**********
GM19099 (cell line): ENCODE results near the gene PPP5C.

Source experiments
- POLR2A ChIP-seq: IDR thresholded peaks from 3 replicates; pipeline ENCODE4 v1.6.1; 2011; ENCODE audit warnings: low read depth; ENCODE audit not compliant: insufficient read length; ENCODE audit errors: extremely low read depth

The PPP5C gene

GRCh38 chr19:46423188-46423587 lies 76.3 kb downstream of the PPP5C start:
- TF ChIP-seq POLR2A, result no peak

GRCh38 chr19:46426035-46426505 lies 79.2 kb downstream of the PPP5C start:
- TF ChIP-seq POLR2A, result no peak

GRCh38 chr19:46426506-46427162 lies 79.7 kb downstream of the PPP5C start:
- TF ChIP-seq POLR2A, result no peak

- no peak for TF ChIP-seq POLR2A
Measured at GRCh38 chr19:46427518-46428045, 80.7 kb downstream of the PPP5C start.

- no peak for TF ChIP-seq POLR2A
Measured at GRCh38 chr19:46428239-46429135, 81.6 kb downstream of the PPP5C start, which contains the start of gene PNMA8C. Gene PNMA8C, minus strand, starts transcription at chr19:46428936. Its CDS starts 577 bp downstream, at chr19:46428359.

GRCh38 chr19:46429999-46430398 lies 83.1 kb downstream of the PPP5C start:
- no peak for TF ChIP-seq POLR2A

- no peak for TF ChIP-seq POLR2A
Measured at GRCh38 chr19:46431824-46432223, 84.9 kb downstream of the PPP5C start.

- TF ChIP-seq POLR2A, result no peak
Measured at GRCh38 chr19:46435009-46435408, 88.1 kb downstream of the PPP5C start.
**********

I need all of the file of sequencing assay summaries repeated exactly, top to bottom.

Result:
GM19099 (cell line): ENCODE results near the gene PPP5C.

Source experiments
- POLR2A ChIP-seq: IDR thresholded peaks from 3 replicates; pipeline ENCODE4 v1.6.1; 2011; ENCODE audit warnings: low read depth; ENCODE audit not compliant: insufficient read length; ENCODE audit errors: extremely low read depth

The PPP5C gene

GRCh38 chr19:46423188-46423587 lies 76.3 kb downstream of the PPP5C start:
- TF ChIP-seq POLR2A, result no peak

GRCh38 chr19:46426035-46426505 lies 79.2 kb downstream of the PPP5C start:
- TF ChIP-seq POLR2A, result no peak

GRCh38 chr19:46426506-46427162 lies 79.7 kb downstream of the PPP5C start:
- TF ChIP-seq POLR2A, result no peak

- no peak for TF ChIP-seq POLR2A
Measured at GRCh38 chr19:46427518-46428045, 80.7 kb downstream of the PPP5C start.

- no peak for TF ChIP-seq POLR2A
Measured at GRCh38 chr19:46428239-46429135, 81.6 kb downstream of the PPP5C start, which contains the start of gene PNMA8C. Gene PNMA8C, minus strand, starts transcription at chr19:46428936. Its CDS starts 577 bp downstream, at chr19:46428359.

GRCh38 chr19:46429999-46430398 lies 83.1 kb downstream of the PPP5C start:
- no peak for TF ChIP-seq POLR2A

- no peak for TF ChIP-seq POLR2A
Measured at GRCh38 chr19:46431824-46432223, 84.9 kb downstream of the PPP5C start.

- TF ChIP-seq POLR2A, result no peak
Measured at GRCh38 chr19:46435009-46435408, 88.1 kb downstream of the PPP5C start.